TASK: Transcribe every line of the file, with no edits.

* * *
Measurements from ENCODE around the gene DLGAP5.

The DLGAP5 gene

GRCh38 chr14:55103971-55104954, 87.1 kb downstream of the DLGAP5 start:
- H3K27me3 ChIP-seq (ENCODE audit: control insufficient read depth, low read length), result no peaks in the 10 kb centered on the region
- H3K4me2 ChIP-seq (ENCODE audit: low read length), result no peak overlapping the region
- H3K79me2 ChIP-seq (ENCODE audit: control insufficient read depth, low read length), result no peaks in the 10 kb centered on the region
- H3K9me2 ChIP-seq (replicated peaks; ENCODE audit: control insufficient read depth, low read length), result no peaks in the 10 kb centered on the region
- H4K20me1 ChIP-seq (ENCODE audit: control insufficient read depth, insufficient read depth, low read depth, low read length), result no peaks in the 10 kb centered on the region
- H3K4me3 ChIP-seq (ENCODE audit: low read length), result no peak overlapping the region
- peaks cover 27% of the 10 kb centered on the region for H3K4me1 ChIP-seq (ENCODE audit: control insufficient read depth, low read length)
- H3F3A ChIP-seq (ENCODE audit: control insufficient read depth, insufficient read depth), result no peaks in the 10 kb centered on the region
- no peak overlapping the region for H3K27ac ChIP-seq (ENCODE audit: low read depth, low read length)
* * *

Measurements from ENCODE around the gene DLGAP5.

The DLGAP5 gene

GRCh38 chr14:55103971-55104954, 87.1 kb downstream of the DLGAP5 start:
- H3K27me3 ChIP-seq (ENCODE audit: control insufficient read depth, low read length), result no peaks in the 10 kb centered on the region
- H3K4me2 ChIP-seq (ENCODE audit: low read length), result no peak overlapping the region
- H3K79me2 ChIP-seq (ENCODE audit: control insufficient read depth, low read length), result no peaks in the 10 kb centered on the region
- H3K9me2 ChIP-seq (replicated peaks; ENCODE audit: control insufficient read depth, low read length), result no peaks in the 10 kb centered on the region
- H4K20me1 ChIP-seq (ENCODE audit: control insufficient read depth, insufficient read depth, low read depth, low read length), result no peaks in the 10 kb centered on the region
- H3K4me3 ChIP-seq (ENCODE audit: low read length), result no peak overlapping the region
- peaks cover 27% of the 10 kb centered on the region for H3K4me1 ChIP-seq (ENCODE audit: control insufficient read depth, low read length)
- H3F3A ChIP-seq (ENCODE audit: control insufficient read depth, insufficient read depth), result no peaks in the 10 kb centered on the region
- no peak overlapping the region for H3K27ac ChIP-seq (ENCODE audit: low read depth, low read length)